The census also found that 61% of households had no car, 32% had one car and 7% of households had 2 or more cars. There were an estimated 46,000 cars belonging to Camden residents. "Camden Borough Profile" (PDF).
From 16 December 2013, Camden Council introduced a borough-wide speed limit of 20 miles per hour (32 km/h), except on Transport for London red routes. This is to make roads safer for cyclists and pedestrians.
Bloomsbury is a district in the West End of London. It is considered a fashionable residential area, and is the location of numerous cultural, intellectual, and educational institutions.
Hampstead is an area in London, which lies 4 miles (6.4 km) northwest of Charing Cross, and extends from the A5 road to Hampstead Heath, a large, hilly expanse of parkland. The area forms the northwest part of the London Borough of Camden, a borough in Inner London which for the purposes of the London Plan is designated as part of Central London.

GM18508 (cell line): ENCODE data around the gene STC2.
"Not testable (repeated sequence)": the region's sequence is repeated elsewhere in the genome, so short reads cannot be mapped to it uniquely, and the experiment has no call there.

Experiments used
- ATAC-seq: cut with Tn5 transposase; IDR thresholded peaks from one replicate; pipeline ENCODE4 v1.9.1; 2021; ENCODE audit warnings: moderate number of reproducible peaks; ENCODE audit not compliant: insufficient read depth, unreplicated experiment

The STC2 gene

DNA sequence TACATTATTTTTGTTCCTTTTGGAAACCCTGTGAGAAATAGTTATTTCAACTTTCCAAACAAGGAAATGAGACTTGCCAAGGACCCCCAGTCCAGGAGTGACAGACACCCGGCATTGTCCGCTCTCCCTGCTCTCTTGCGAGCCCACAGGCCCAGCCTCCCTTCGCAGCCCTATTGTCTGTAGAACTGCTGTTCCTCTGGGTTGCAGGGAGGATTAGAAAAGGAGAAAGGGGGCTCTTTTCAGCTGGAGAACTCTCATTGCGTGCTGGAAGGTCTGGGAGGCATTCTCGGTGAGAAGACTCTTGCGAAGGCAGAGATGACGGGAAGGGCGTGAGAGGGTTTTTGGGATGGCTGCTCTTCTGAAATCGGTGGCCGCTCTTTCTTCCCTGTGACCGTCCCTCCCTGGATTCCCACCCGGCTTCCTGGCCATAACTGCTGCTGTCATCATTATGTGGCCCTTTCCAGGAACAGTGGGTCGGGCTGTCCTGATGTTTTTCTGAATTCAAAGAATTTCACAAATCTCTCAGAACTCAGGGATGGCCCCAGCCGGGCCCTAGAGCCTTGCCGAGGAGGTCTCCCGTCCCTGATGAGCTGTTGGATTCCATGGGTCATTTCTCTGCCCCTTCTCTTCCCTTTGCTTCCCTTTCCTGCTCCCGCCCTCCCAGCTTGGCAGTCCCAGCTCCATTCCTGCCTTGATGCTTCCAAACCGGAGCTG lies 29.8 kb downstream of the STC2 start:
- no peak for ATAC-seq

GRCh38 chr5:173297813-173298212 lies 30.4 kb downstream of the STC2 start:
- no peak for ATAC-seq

St Pancras is a large district in north London. St Pancras was originally a medieval ancient parish and subsequently became a metropolitan borough. The metropolitan borough then merged with neighbouring boroughs and the area it covered now forms around half of the modern London Borough of Camden.
Kings Cross is a district in Central London, England, 1.5 miles (2.5 km) north of Charing Cross. It is served by London King's Cross railway station, the terminus of one of the major rail routes between London and the North.
Camden Town, often shortened to Camden, is a district of northwest London, England, 2.5 miles (4.1 km) north of Charing Cross. Historically in Middlesex, it is the administrative centre of the London Borough of Camden, and identified in the London Plan as one of 34 major centres in Greater London.